Matthew Barber, Police and Crime Commissioner for Thames Valley, visited Trevelyan Middle School in Windsor last week (17/3) to see the pioneering pupil-led work taking place to address County Lines child exploitation.
County Lines, where children as young as nine are coerced into carrying and storing drugs for sophisticated gangs, sadly continues to be a high risk.
Pupils from Trevelyan Middle School are seeking to fight back with the production of hard-hitting film about one child’s journey into slavery and exploitation. The film, titled Notice Me!, will be available to schools across the local area as a learning tool to understand the process, risks and realities of County Lines operations.
Matthew witnessed a sneak-preview of the film, with cast members performing segments of the upcoming production live on the school site. One scene showed the way County Line gangs will promise children all kinds of luxuries, only to trap them into failing and then place the child forever in their debt. Another scene showed the grim reality that, for children who find themselves in the world of County Lines, it is the gangs themselves they are most afraid of – not the prospect of arrest. However, the film also has a message of hope. It seeks to educate children and adults alike for those warning signs that someone might be involved, such as disappearing for stretches of time or coming home with unexplained bruises or odd equipment.
While the film is the centre-piece of the project, it will be accompanied by an innovative scheme of lessons for pupils to study in-school. These lessons will include video inputs from a range of partners, including County Lines survivors and organisations such as SPACE – an organisation devoted to supporting victims of County Lines and who provide training for police forces across the country. Matthew was interviewed by the cast for inclusion within the scheme.
There will also be both a pupil and parent guide to County Lines stemming from the project, which the school hopes to make available to as many children and adults across Windsor as possible. These guides will include inputs from many experts in the field, including those working on the front-line in tackling the issue every day. Combined together, the aim is for pupils to see County Lines for what it is – not the glamorous lifestyle that is sold to young people at first, but a form of slavery and often humiliating abuse. It also aims to show that County Lines is not something that affects a certain “type” of child, but increasingly it can affect any child .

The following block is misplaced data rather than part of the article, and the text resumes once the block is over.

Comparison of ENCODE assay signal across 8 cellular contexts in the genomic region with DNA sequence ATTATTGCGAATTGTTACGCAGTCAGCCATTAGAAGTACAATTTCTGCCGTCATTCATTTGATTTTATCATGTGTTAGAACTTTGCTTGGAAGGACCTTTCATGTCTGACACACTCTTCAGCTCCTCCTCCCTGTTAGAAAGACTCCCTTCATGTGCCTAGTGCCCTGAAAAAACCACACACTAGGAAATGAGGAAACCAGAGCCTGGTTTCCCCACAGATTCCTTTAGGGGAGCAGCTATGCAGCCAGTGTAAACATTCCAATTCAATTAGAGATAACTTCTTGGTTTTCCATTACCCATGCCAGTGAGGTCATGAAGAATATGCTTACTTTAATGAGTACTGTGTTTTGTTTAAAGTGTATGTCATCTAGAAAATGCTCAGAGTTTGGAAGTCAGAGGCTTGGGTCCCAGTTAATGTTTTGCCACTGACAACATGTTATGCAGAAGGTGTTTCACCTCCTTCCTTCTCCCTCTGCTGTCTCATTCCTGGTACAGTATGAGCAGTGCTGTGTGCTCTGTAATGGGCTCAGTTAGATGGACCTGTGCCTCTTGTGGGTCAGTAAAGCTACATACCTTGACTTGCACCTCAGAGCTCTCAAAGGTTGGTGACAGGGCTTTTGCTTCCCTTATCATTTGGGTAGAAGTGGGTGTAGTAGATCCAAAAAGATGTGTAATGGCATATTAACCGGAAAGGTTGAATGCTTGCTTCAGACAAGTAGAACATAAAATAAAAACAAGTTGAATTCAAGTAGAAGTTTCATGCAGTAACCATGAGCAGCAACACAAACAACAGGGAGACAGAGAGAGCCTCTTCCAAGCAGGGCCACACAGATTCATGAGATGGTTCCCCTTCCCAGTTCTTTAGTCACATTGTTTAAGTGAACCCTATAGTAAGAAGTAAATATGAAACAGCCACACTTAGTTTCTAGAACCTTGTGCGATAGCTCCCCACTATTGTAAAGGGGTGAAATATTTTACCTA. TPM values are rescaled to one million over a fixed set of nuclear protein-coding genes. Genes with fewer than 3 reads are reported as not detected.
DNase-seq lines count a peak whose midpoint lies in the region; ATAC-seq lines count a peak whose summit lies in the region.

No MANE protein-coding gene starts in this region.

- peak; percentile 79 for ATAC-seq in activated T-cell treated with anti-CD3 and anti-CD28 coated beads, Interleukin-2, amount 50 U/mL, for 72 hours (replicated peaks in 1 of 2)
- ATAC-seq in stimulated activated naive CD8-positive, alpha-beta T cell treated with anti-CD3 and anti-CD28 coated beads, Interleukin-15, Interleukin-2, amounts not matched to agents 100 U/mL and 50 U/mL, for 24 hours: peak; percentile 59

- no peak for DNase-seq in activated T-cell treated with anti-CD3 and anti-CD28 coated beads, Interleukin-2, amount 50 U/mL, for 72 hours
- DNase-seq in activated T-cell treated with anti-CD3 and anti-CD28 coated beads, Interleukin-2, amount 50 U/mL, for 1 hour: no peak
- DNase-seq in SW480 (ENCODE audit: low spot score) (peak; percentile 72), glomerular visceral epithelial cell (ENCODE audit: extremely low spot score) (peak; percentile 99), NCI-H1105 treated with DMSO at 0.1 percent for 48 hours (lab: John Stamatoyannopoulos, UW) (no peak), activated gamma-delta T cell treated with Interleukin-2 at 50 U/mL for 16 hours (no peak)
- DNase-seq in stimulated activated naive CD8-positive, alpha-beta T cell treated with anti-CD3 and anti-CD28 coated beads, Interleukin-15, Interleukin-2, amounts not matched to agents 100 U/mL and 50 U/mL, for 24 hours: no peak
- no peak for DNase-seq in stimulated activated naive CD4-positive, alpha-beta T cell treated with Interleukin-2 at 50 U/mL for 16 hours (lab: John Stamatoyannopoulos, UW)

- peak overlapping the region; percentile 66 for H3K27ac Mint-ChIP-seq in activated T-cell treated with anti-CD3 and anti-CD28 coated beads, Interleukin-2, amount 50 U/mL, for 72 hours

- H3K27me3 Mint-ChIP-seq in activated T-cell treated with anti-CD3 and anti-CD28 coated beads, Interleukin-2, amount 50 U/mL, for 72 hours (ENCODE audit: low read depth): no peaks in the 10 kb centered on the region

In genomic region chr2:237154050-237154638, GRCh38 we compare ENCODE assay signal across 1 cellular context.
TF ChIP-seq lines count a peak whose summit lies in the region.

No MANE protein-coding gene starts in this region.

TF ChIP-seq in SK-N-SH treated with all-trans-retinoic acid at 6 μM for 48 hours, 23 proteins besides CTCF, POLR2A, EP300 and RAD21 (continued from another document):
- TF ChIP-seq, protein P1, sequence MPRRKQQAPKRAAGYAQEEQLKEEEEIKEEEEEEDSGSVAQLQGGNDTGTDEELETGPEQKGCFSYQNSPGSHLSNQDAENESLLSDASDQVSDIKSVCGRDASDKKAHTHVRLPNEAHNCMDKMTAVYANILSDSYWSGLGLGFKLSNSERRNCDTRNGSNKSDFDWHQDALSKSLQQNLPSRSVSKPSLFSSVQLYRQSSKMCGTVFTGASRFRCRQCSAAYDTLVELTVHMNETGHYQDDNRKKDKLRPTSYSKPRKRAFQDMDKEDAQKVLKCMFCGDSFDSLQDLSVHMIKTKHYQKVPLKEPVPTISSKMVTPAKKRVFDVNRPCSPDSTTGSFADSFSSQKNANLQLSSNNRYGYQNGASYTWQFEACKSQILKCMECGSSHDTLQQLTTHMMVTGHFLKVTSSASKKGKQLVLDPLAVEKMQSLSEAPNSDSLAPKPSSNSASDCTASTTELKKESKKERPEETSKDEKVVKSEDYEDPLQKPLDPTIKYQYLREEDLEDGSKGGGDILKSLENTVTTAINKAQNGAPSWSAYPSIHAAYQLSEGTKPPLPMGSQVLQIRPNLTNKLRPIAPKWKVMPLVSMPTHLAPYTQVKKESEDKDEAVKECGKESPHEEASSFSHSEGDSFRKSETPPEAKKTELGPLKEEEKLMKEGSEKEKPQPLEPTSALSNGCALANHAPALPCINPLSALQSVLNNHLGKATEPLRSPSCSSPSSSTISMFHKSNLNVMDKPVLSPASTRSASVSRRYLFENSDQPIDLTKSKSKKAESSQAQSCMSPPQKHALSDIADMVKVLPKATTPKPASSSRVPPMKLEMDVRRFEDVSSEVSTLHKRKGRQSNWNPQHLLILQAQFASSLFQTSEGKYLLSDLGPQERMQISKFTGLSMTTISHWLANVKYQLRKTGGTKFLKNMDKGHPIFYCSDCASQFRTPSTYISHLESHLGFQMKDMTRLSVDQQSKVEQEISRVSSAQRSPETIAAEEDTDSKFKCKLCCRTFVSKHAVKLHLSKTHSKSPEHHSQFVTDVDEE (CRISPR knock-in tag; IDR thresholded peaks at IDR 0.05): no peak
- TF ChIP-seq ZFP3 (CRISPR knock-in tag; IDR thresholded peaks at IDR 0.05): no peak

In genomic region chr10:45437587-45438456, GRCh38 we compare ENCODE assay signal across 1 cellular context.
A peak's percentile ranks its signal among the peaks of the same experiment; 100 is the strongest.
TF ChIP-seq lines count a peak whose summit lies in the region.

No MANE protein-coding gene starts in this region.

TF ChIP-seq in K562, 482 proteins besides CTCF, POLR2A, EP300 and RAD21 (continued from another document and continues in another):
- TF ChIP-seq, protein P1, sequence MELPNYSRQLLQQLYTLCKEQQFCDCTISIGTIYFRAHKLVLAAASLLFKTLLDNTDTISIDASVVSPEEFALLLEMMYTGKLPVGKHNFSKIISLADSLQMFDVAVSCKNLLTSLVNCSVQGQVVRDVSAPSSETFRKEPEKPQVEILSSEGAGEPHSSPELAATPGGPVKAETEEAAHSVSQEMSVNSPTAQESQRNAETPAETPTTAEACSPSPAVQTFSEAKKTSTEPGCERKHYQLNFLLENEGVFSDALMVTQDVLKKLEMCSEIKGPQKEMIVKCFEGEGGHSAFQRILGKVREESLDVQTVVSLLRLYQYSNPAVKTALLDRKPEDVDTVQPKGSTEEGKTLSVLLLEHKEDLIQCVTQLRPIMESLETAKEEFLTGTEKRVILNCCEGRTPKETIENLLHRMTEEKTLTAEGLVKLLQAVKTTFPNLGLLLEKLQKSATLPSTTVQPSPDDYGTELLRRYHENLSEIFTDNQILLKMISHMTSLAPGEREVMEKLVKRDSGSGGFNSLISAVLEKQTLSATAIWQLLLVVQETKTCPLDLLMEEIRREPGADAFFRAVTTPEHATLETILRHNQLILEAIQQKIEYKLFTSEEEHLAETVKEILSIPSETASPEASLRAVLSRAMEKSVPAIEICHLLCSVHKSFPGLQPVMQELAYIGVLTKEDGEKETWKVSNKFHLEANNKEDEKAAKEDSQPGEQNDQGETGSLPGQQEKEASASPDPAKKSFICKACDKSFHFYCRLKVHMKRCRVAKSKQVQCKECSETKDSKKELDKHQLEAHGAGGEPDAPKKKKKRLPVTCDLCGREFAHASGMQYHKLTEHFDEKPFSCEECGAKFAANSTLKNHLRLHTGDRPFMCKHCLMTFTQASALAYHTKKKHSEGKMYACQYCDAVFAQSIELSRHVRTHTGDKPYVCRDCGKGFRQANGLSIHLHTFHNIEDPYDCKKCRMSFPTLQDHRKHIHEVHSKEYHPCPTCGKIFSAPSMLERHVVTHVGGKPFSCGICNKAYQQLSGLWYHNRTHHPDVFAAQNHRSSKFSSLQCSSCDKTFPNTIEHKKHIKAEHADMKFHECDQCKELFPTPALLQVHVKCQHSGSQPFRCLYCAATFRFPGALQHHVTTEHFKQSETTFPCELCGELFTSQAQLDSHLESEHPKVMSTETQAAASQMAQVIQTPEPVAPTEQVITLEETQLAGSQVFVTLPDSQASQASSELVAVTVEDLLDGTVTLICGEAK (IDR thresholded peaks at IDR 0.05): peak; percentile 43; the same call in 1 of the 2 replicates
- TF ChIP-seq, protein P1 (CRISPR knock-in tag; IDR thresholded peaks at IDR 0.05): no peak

Matthew also met with the senior leadership team at Trevelyan Middle School, and listened to their concerns about the very real risk of County Lines across our local community and the way it is still perceived as a drugs crime issue rather than one of exploitation and modern slavery. Cracking down of County Lines is one of Matthew’s key strategic priorities for Thames Valley Police Force as part of his Police and Criminal Justice Plan.
Bradley Day, Assistant Headteacher responsible for Personal Development, said: “At Trevelyan, we never shy away from tackling the tricky issues head-on. We don’t protect pupils by shielding them from these issues, but instead by allowing them to be explored in full. This project has been so inspiring as it’s been entirely led by the pupils themselves. They have thoroughly researched the issue, but every line in the film has been improvised by them.”
Louisa Harris, Head of Trevelyan Middle School, said: “It was a real privilege to show off the enormous creativity and maturity of our pupils to the Police and Crime Commissioner today. We pride ourselves on being an outward facing school, part of a pioneering Multi-Academy Trust and we are keen to share our work and the talents of our pupils across the wider community.”
Freddie Wilson, who plays the boy who gets caught up in County Lines, said: “Through taking part in this project, I’ve learnt how scarily quickly you get become dragged into to danger that is then not in your control. However, with the right awareness we can try to stop the exploitation before it starts.”
Matthew Barber, Police and Crime Commissioner for Thames Valley, said: “I was blown away by the quality of the performances I’ve seen today. I’ve no doubt this project will help spread awareness of the risks and dangers of County Lines in a innovate new way.”